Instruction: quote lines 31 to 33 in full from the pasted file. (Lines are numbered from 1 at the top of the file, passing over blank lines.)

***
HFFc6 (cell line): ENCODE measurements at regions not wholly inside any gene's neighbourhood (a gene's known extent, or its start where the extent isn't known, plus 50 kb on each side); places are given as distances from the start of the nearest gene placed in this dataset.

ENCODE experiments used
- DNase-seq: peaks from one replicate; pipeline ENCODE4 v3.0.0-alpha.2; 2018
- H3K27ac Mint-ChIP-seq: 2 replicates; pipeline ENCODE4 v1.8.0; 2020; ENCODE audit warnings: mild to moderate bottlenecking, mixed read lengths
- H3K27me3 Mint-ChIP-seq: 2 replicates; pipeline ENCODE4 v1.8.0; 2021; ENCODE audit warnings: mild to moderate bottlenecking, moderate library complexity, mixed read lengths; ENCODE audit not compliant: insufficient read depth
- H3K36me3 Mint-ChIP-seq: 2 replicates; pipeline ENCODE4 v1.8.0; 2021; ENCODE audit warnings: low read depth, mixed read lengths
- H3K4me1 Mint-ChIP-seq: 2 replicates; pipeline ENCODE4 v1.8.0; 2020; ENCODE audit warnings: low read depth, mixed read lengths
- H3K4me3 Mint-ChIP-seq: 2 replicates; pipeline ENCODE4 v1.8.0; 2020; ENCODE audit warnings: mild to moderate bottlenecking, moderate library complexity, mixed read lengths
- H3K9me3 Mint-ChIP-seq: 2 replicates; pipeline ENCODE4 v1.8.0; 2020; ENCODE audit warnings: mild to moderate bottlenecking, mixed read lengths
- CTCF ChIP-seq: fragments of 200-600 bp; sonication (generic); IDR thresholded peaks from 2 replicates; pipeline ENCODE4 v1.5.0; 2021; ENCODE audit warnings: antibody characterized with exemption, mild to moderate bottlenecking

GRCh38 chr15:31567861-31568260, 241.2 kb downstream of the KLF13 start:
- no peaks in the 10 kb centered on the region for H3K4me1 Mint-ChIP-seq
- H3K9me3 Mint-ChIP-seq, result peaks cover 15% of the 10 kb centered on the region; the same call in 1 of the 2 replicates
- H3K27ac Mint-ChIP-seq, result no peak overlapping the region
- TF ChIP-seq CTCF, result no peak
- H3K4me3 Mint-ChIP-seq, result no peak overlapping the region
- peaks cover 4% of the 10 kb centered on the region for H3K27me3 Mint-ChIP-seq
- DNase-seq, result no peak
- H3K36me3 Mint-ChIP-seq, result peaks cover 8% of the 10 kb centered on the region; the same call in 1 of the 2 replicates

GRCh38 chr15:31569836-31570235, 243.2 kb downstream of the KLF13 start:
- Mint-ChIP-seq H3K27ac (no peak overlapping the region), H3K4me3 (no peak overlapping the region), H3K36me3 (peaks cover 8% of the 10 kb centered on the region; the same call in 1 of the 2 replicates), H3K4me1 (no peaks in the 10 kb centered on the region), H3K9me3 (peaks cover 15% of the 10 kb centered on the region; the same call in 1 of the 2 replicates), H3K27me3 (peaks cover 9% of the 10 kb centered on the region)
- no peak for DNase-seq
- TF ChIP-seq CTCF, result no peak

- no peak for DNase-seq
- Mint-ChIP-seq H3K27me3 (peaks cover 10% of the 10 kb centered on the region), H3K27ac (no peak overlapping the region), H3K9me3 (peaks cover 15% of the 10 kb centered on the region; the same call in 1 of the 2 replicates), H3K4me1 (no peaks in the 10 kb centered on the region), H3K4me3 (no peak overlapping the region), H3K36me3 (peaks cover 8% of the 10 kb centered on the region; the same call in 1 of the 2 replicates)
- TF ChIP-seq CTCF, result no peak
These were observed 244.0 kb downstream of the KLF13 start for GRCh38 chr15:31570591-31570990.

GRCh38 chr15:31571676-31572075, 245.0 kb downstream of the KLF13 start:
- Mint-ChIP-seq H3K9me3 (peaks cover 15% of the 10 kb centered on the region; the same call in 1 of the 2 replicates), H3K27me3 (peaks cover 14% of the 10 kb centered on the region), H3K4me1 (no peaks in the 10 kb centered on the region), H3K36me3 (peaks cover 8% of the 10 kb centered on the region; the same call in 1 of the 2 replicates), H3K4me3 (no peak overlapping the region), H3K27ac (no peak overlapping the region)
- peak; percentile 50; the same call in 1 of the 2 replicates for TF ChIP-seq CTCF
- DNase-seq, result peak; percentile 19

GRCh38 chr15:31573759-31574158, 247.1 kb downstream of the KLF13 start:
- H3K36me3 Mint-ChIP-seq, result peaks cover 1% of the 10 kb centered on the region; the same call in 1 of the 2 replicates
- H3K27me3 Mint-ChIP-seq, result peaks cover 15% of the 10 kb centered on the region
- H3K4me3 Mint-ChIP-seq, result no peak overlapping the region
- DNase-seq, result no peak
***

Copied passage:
- DNase-seq, result peak; percentile 19

GRCh38 chr15:31573759-31574158, 247.1 kb downstream of the KLF13 start:
- H3K36me3 Mint-ChIP-seq, result peaks cover 1% of the 10 kb centered on the region; the same call in 1 of the 2 replicates